When a patient moves to a new area or adds a new provider to their care team, they don’t have to start their medical history from square one and hope they don’t forget anything. The big-picture view stored in the EHR follows them to every provider.
In the event a patient is incapacitated, an EHR allows responding providers to access critical information like chronic conditions, allergies, and medications, even if the patient can’t share the information themselves.
Patient Access and Engagement
HIPAA privacy rules put tight restrictions on who can access a patient’s medical history. But the 21st Century Cures Act is clear that patients should have easy access to their own records.
EHRs are compliant with both, protecting sensitive data from unauthorized access while allowing patients the information they need to proactively participate in their own healthcare.
EHRs often power patient portals, allowing patients to take an active role by viewing test results, scheduling appointments, and sending questions to their care team, even after hours.
Data-Based Decision Making
The benefits of the data in an EHR extend far beyond individual patients.
EHRs allow a practice to search and compile data for population health management and reporting.
An ophthalmologist near a wildfire area, for example, could analyze whether the changing air quality has a statistically significant impact on eye health.
The electronic system can also provide practice management data.
A growing demand for certain procedures might indicate a practice should train more staff or hire an additional provider. A growing number of patients from a specific ZIP code could lead a practice to expand its marketing efforts.
How to Choose an EHR for Your Practice in 4 Steps
- List your requirements. Before you start shopping, know what you need. Put together a selection committee representing every department in your practice. Whatever system you choose, you want to be sure it’s able to do everything your practice needs it to do, so give every department and role a chance to weigh in.
- Look for a specialist. There are EHRs targeted to every medical specialty. There are also general EHRs intended for broad application. Thanks to interoperability, all of these systems can talk to one another. So for the best out-of-the-box functionality, look for an EHR designed for your specialty. It’s going to have more of the features you want built in by default.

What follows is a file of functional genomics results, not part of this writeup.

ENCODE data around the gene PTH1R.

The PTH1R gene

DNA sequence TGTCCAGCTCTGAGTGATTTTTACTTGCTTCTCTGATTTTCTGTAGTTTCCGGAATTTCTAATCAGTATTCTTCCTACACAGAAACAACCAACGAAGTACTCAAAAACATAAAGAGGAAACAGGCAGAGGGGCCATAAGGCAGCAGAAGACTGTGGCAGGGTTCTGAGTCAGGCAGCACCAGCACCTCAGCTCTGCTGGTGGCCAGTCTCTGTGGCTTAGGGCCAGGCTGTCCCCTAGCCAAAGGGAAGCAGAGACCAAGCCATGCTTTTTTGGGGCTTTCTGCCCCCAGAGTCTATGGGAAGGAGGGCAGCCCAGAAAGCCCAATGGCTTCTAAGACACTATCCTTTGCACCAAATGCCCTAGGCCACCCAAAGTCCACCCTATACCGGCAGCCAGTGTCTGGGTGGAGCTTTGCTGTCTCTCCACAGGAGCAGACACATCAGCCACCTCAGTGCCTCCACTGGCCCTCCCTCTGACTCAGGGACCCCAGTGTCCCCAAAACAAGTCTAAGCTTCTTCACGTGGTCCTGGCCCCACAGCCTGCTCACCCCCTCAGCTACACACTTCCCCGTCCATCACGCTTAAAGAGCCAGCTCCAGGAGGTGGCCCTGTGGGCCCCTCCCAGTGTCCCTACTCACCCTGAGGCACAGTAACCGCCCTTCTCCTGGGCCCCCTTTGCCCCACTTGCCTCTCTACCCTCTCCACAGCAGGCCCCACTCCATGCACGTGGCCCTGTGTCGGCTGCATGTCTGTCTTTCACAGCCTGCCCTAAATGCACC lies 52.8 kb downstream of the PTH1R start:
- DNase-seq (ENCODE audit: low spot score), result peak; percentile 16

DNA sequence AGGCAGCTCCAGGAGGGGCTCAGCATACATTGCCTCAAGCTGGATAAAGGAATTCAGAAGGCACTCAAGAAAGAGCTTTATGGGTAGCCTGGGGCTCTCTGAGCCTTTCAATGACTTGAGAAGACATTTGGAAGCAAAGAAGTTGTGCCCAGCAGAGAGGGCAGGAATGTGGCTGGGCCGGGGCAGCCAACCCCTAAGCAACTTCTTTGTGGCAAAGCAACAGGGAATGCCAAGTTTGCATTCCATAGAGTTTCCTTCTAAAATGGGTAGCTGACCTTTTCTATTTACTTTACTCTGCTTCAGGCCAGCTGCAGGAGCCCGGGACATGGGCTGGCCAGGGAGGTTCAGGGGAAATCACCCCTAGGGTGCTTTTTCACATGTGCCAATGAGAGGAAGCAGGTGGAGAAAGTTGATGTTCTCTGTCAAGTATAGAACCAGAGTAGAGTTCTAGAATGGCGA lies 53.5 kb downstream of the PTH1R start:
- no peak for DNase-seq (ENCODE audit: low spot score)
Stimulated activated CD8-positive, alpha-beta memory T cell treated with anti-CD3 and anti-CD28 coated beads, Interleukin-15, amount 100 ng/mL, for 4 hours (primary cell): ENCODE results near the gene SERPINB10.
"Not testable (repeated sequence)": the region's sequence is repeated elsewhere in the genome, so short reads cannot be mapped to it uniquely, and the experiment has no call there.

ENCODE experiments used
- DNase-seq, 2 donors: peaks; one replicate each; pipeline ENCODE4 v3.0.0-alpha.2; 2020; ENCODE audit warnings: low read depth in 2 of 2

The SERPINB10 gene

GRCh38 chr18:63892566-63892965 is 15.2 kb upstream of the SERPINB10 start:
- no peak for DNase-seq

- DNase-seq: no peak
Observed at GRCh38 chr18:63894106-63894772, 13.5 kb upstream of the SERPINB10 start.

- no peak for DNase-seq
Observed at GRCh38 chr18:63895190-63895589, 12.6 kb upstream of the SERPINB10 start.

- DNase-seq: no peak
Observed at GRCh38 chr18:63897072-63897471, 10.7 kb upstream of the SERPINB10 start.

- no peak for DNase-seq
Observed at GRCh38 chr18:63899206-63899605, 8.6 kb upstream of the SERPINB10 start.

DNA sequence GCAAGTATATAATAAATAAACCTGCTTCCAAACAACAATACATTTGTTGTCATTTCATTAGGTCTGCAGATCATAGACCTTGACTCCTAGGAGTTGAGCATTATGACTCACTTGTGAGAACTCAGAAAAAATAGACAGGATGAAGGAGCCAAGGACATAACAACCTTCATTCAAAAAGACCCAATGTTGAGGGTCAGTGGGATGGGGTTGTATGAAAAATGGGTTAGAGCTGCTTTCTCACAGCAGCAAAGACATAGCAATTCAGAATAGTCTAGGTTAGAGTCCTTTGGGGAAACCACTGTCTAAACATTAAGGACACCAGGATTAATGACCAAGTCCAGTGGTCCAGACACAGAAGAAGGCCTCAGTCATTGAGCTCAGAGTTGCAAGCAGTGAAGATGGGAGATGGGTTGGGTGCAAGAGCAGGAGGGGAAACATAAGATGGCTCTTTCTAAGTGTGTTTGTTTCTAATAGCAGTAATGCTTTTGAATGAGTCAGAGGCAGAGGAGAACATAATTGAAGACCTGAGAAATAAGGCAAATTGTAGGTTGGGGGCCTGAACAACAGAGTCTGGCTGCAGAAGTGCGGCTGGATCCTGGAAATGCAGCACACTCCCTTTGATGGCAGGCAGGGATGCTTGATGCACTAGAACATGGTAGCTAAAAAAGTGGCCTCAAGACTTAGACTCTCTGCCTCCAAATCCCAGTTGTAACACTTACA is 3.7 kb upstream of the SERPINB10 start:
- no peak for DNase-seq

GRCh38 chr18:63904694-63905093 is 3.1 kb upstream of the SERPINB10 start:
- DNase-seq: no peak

- Research vendors. When choosing a vendor, look at more than just the software features. Companies that involve clinical staff in their software’s development are more likely to nail the nuances that make the software user-friendly in a clinical environment. Also inquire about ongoing training and the availability of customer support.
- Request demos. Make a short list of vendors who meet all or most of the criteria you set. The final step is to view a demo of their product and see if you can imagine using it in your practice. Ask a lot of questions to find the product that’s the best fit.
Nextech offers industry-leading EHR solutions for dermatology, med spa, ophthalmology, and plastic surgery. Practices using Nextech see an average of 10% more patients per day, while reducing or eliminating after-hours charting.
Our software was developed by people with actual clinical and life sciences experience, and our chief medical officer is a practicing physician. Members of our customer service team also have clinical experience, so they can understand immediately where an issue stems from and how they can help.
To see if Nextech is the right fit for your practice, schedule a demo.
FAQs about EMR vs EHR
What are the disadvantages of EMR?
EMRs are better than paper charting, but they are at a steep disadvantage against the more powerful EHR.
- Practices using an EMR instead of an EHR are not eligible for full Medicare/Medicaid reimbursement.
- EMR is difficult to share with providers outside a single practice.
- When a patient sees multiple providers, there’s a heavy administrative burden on staff at each facility to maintain up-to-date records.
- EMR does not facilitate patient access and engagement.
- EMR does not provide big-picture data for population health and data-based business decisions.
Are EMRs HIPAA compliant?
Yes, reputable EMR and EHR systems both have privacy and security protocols to ensure HIPAA compliance.
How long does it take to learn to use an EHR?
Like all software, the learning curve varies based on an individual’s comfort with technology. Most practice teams spend about one week training in Nextech’s EHR and are comfortable using the system within a few weeks.
Does EHR make patients safer?
EHRs can contribute to patient safety. They allow every provider to see the patient’s entire medical record, including prescriptions, allergies, chronic conditions, and past diagnoses.
Can EMRs be used nationally?
No. EMRs cannot be used outside the practice that keeps them.
Is there free EHR software?
Yes and no. You might find vendors offering what they say is a “free” EMR/EHR solution. But every business needs to make money.
If they don’t charge for the software, they’re making their money another way — by delivering ads, charging for “add-ons” required to make the tool functional, or scraping and selling physician and patient data, for example.